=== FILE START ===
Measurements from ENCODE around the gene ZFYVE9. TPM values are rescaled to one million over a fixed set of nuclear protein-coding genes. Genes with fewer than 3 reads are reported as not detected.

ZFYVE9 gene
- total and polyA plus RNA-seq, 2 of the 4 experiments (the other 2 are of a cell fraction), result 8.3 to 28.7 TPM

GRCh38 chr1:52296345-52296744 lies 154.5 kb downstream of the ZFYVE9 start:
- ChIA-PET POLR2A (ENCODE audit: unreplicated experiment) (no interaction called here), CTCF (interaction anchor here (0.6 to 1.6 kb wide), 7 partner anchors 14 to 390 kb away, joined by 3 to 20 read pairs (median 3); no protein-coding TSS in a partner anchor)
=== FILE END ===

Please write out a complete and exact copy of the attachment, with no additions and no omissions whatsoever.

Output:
Measurements from ENCODE around the gene ZFYVE9. TPM values are rescaled to one million over a fixed set of nuclear protein-coding genes. Genes with fewer than 3 reads are reported as not detected.

ZFYVE9 gene
- total and polyA plus RNA-seq, 2 of the 4 experiments (the other 2 are of a cell fraction), result 8.3 to 28.7 TPM

GRCh38 chr1:52296345-52296744 lies 154.5 kb downstream of the ZFYVE9 start:
- ChIA-PET POLR2A (ENCODE audit: unreplicated experiment) (no interaction called here), CTCF (interaction anchor here (0.6 to 1.6 kb wide), 7 partner anchors 14 to 390 kb away, joined by 3 to 20 read pairs (median 3); no protein-coding TSS in a partner anchor)